2 tablespoons extra-virgin olive oil     
1 teaspoon finely grated lemon zest     
Juice of 1/2 lemon     
2 tablespoons chopped fresh basil leaves     
Kosher or regular salt, to taste     
Freshly ground black pepper, to taste           
Yields 2 servings.           

In a small bowl, add olive oil, lemon zest and juice and basil, and combine well.
Season with salt and pepper.
Good drizzled on top of drained, flaked canned tuna fish that is atop mixed greens.           
-Adapted from
QUICK TIP OF THE WEEK:  Teaching your kids to cook can take all kinds of fun paths. If your kidlet's pal's birthday is coming up, for instance, consider having him or her find out what are the friend's favorite baked items, such as cookies, cakes, pies or brownies, flavors, icings and toppings, such as cookie crumbs or fresh strawberries. Then have your child research online, in cookbooks or by interviewing you or other relatives, recipes that might fit the bill and then, with your supervision, bake a custom birthday treat for the friend. Along the way, you could give helpful information about possible whole-grain or sugar-free ingredients as well.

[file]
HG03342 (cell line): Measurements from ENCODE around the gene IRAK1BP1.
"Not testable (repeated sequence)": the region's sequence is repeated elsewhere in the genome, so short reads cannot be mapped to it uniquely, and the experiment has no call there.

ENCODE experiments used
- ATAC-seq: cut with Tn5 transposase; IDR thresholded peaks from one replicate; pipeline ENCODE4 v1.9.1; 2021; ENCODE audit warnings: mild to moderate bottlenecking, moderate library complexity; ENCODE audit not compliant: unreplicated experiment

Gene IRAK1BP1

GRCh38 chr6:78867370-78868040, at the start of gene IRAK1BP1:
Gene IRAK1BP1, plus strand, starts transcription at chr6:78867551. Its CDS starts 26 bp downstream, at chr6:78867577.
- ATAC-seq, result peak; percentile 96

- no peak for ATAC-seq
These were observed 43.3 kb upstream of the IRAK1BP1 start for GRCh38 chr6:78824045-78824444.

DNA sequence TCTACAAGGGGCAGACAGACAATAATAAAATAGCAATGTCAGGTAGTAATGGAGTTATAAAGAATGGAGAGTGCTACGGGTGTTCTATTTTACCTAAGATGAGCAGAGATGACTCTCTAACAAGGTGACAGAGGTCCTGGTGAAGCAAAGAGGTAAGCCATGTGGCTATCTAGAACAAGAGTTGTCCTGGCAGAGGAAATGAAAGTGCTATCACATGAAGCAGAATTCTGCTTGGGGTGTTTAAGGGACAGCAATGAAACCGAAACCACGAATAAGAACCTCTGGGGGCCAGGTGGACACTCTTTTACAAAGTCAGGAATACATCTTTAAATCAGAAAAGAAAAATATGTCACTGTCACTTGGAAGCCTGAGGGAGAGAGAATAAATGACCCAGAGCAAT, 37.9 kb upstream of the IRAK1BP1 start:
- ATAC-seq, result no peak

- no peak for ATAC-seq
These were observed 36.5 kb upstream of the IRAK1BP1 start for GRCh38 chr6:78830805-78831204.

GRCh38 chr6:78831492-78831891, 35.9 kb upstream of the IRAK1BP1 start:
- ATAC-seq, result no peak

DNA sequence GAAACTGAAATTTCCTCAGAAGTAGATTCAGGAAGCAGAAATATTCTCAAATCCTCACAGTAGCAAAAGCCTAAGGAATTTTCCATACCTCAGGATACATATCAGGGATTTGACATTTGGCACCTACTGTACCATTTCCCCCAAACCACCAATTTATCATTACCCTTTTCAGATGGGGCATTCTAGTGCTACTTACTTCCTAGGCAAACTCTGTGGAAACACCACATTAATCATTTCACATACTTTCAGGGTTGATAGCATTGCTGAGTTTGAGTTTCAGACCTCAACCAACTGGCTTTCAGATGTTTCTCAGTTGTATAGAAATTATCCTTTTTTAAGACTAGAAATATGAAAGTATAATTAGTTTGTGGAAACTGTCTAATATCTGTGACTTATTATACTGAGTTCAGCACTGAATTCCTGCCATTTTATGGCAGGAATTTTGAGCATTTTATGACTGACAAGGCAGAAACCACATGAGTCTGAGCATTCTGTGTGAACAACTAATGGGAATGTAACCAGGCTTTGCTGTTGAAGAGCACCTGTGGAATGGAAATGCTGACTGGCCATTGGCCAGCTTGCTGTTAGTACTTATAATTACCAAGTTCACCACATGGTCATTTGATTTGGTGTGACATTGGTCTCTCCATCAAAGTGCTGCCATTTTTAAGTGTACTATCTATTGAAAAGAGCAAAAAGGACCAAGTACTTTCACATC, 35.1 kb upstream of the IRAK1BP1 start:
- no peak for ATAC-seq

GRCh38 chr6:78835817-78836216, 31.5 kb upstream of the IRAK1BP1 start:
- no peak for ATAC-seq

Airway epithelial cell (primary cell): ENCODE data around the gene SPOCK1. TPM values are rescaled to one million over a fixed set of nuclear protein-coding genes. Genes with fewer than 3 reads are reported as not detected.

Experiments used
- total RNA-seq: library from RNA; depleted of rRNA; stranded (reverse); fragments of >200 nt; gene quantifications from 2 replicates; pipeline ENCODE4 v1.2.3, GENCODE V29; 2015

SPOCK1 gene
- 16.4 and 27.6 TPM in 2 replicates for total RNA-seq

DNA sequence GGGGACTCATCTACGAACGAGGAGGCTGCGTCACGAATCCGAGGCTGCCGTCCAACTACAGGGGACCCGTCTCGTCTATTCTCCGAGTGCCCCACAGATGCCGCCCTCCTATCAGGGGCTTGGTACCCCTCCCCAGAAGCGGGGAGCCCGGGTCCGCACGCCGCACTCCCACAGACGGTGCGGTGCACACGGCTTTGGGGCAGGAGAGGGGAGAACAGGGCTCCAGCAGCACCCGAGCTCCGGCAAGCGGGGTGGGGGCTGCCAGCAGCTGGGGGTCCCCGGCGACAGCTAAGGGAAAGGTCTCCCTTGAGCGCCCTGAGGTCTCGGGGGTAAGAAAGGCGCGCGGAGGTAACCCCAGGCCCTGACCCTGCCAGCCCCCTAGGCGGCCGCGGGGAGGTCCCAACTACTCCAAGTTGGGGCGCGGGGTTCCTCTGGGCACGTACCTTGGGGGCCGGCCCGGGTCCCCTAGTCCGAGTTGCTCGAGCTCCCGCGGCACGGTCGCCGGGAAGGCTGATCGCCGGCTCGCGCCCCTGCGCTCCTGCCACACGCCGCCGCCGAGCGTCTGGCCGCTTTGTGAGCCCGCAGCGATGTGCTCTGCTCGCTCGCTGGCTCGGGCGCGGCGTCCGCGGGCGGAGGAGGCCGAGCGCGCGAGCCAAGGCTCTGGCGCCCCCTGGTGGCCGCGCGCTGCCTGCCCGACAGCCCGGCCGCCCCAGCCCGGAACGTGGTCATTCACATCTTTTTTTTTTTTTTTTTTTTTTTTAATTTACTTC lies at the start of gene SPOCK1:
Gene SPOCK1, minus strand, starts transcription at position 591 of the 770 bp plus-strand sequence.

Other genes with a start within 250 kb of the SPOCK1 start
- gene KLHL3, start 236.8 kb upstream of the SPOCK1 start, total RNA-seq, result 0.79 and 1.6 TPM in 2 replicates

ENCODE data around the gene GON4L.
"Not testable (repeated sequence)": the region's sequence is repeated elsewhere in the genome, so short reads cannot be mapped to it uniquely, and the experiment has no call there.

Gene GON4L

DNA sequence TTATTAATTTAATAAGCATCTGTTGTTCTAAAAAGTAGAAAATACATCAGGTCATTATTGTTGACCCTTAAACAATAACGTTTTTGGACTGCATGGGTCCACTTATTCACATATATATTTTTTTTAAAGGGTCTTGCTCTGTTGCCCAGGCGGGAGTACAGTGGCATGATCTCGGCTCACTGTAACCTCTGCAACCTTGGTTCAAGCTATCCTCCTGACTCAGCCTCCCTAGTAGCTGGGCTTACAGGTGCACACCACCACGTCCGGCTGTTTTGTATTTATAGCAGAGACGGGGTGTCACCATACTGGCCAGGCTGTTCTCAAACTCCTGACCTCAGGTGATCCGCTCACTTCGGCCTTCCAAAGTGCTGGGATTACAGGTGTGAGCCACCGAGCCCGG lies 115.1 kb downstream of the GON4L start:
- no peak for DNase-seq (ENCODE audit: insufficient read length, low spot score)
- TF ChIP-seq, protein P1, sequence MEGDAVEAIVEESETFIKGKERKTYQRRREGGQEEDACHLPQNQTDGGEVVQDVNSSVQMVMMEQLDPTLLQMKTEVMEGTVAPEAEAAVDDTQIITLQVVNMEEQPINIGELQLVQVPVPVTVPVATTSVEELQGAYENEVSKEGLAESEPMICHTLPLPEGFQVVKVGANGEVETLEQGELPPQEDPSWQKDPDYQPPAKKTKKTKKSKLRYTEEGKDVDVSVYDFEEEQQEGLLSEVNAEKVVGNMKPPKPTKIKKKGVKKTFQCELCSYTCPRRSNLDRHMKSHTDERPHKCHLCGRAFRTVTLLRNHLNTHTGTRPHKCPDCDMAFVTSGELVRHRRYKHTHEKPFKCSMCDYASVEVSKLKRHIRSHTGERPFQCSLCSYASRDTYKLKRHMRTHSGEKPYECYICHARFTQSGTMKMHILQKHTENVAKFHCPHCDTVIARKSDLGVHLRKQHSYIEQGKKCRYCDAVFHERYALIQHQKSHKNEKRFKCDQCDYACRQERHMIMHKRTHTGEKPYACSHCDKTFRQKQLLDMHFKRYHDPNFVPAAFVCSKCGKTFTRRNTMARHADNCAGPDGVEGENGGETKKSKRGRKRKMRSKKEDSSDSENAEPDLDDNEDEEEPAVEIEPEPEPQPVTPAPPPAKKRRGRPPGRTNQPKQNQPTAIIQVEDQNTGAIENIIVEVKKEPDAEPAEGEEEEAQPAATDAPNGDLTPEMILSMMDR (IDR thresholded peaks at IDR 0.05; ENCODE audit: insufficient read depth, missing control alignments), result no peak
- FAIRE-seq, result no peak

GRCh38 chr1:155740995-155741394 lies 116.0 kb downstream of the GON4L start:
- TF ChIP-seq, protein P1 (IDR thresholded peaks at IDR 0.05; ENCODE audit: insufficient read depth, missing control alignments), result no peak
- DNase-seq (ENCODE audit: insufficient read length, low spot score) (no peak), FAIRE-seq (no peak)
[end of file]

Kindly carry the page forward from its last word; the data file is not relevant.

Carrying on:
Lisa Messinger is a first-place winner in food and nutrition writing from the Association of Food Journalists and the National Council Against Health Fraud and author of seven food books, including the best-selling The Tofu Book: The New American Cuisine with 150 Recipes (Avery/Penguin Putnam) and Turn Your Supermarket into a Health Food Store: The Brand-Name Guide to Shopping for a Better Diet (Pharos/Scripps Howard). She writes two nationally syndicated food and nutrition columns for Creators Syndicate and had been a longtime newspaper food and health section managing editor, as well as managing editor of Gayot/Gault Millau dining review company. Lisa traveled the globe writing about top chefs for Pulitzer Prize-winning Copley News Service and has written about health and nutrition for the Los Angeles Times Syndicate, Reader's Digest, Woman's World and Prevention Magazine Health Books. Permission granted for use on